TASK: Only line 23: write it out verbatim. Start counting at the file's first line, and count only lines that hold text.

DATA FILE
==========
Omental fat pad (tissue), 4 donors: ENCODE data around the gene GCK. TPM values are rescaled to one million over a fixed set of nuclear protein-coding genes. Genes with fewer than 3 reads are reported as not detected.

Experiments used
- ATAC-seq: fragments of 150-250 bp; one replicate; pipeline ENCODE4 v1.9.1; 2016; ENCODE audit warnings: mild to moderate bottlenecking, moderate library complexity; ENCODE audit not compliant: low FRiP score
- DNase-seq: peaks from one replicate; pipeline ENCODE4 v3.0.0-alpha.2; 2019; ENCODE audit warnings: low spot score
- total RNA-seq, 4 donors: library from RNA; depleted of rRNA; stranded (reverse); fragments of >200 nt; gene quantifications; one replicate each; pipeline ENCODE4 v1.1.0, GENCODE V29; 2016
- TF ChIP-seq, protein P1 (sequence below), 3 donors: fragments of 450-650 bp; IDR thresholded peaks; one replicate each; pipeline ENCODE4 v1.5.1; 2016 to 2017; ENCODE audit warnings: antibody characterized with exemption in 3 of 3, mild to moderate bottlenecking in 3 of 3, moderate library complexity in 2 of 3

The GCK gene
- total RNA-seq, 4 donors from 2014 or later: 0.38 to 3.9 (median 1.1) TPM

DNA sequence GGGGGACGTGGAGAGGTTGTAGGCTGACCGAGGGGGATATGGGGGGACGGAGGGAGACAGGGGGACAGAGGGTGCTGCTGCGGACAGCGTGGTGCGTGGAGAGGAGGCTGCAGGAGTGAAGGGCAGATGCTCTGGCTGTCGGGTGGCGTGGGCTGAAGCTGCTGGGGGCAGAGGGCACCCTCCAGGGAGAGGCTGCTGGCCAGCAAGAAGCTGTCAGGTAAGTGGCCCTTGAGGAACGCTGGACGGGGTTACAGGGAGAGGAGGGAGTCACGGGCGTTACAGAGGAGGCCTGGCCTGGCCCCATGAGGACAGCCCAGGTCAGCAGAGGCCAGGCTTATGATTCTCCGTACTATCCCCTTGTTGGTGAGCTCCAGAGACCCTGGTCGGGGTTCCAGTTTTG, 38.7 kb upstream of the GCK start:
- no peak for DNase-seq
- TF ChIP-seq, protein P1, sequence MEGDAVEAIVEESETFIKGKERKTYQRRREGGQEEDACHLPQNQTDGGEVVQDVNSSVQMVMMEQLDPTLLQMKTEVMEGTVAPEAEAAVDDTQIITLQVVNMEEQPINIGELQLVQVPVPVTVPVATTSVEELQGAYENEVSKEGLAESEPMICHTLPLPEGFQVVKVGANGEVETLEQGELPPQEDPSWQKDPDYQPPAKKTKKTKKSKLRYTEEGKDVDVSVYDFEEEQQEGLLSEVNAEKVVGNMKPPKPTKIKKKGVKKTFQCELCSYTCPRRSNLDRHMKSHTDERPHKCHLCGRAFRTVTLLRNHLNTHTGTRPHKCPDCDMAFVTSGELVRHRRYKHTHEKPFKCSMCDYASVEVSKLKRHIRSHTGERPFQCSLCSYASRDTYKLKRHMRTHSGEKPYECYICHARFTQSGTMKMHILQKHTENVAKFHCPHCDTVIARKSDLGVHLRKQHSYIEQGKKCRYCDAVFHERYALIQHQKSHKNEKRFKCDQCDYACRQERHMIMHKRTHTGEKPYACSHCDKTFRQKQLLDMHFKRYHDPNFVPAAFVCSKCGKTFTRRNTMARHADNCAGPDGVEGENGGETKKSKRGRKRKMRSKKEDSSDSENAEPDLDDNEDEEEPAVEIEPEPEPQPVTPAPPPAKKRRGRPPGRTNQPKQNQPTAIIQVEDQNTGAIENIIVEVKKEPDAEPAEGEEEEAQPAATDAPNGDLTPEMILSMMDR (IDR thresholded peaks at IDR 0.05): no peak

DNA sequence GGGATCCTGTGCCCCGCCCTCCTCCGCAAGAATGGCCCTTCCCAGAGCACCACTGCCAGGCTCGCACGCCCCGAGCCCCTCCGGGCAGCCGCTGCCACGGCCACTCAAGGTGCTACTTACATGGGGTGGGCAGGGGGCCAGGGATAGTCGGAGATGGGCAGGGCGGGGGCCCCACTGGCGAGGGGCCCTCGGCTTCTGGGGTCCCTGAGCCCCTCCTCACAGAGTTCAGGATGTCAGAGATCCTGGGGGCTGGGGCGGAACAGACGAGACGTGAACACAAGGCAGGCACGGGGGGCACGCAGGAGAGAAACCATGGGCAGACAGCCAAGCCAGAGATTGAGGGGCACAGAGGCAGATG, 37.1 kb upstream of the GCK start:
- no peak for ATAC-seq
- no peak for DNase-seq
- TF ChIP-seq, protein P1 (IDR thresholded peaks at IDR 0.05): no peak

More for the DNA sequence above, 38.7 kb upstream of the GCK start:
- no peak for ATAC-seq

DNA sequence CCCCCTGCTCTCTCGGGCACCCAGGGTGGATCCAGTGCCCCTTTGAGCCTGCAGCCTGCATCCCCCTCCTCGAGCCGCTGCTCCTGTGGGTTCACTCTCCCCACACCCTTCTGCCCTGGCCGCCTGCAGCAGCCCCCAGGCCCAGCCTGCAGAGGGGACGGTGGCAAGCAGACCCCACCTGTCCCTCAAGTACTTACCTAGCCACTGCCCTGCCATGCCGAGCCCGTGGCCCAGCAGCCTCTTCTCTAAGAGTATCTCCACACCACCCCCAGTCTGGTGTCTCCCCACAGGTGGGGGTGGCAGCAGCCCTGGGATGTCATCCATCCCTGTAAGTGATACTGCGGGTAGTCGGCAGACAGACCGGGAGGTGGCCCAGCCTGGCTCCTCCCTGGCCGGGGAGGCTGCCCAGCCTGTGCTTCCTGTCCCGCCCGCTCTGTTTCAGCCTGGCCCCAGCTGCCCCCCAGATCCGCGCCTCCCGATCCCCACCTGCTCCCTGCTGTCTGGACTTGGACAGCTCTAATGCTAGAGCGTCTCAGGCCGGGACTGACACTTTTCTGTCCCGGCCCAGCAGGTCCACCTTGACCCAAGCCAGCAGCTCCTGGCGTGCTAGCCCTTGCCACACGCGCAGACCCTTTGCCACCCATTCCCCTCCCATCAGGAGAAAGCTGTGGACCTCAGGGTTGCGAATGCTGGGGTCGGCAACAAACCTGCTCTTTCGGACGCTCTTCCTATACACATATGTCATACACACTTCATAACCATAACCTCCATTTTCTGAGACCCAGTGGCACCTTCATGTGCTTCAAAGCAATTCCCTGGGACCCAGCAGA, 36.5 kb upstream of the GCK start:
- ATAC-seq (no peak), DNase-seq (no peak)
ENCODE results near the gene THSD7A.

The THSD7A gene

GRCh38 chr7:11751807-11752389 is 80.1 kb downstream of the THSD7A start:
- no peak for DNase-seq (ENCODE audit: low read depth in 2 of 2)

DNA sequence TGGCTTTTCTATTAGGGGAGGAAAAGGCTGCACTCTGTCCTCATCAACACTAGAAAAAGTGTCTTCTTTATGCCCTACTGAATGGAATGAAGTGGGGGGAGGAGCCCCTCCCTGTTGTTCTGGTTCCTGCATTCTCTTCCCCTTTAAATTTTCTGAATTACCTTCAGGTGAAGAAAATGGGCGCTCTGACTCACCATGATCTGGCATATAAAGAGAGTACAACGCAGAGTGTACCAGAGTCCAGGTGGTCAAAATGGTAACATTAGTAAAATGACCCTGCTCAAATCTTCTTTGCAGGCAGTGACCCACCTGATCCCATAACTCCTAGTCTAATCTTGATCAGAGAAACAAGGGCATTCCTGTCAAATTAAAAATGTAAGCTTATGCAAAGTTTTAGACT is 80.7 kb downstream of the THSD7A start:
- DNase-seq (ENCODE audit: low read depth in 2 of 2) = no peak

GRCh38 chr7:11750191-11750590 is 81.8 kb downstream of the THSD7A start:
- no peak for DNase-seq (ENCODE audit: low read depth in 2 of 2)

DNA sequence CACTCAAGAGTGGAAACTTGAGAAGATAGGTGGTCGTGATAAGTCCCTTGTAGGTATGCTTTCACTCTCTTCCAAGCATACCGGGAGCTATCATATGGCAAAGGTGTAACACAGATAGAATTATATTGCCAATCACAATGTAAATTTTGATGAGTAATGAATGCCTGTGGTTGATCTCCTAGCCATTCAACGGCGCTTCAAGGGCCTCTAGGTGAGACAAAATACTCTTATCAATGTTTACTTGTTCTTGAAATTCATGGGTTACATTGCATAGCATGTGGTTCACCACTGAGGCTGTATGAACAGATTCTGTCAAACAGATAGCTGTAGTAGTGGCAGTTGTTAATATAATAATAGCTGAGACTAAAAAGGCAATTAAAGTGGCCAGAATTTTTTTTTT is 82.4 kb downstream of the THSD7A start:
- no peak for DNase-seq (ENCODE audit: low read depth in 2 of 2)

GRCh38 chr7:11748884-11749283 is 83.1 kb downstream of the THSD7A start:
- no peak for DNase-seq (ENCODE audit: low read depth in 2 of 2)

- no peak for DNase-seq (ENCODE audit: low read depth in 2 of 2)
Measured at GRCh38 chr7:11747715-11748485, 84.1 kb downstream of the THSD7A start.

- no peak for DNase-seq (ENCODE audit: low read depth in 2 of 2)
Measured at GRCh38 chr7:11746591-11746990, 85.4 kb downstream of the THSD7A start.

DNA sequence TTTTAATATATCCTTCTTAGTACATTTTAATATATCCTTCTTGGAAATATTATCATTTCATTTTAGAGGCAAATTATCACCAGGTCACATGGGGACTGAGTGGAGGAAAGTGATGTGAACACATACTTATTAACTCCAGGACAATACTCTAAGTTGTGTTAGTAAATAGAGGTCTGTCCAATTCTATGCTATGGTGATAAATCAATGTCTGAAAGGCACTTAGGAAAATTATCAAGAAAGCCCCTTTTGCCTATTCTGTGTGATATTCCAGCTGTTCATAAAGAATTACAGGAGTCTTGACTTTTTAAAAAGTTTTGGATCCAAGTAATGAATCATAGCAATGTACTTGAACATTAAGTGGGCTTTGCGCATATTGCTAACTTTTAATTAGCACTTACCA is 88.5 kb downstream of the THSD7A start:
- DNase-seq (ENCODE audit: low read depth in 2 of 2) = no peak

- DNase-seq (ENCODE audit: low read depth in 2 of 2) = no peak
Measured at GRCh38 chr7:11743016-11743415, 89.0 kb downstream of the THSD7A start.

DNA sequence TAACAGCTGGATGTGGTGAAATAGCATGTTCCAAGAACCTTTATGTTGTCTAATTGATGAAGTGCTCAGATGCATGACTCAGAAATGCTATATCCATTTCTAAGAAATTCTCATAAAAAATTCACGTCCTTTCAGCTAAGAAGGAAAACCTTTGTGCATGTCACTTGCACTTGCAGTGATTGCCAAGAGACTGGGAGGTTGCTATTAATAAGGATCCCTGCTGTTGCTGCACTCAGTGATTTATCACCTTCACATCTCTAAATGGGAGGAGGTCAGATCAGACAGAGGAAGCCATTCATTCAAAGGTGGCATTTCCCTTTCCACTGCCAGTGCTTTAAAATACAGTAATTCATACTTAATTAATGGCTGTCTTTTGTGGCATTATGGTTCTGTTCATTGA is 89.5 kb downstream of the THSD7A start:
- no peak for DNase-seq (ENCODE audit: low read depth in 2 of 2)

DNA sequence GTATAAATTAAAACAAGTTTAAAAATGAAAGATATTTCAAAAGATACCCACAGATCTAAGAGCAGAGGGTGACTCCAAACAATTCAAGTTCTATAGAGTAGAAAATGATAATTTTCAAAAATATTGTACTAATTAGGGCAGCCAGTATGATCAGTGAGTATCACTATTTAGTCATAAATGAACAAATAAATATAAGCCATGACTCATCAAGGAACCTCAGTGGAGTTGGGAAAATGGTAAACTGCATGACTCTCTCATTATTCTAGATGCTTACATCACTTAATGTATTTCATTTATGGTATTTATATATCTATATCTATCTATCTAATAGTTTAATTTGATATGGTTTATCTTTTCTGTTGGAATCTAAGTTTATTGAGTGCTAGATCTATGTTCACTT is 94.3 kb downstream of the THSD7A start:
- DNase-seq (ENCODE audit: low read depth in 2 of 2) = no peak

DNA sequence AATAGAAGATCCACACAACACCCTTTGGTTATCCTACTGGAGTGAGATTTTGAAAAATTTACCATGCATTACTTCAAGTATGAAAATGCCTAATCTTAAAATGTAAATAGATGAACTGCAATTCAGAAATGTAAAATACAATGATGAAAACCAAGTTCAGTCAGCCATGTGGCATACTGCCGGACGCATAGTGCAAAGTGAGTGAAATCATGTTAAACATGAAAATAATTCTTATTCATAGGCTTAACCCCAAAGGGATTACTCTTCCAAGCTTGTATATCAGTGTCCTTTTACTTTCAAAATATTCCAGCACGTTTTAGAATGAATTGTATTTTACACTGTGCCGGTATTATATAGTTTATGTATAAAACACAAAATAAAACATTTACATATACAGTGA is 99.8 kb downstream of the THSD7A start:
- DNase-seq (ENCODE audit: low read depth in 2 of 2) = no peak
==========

- no peak for DNase-seq (ENCODE audit: low read depth in 2 of 2)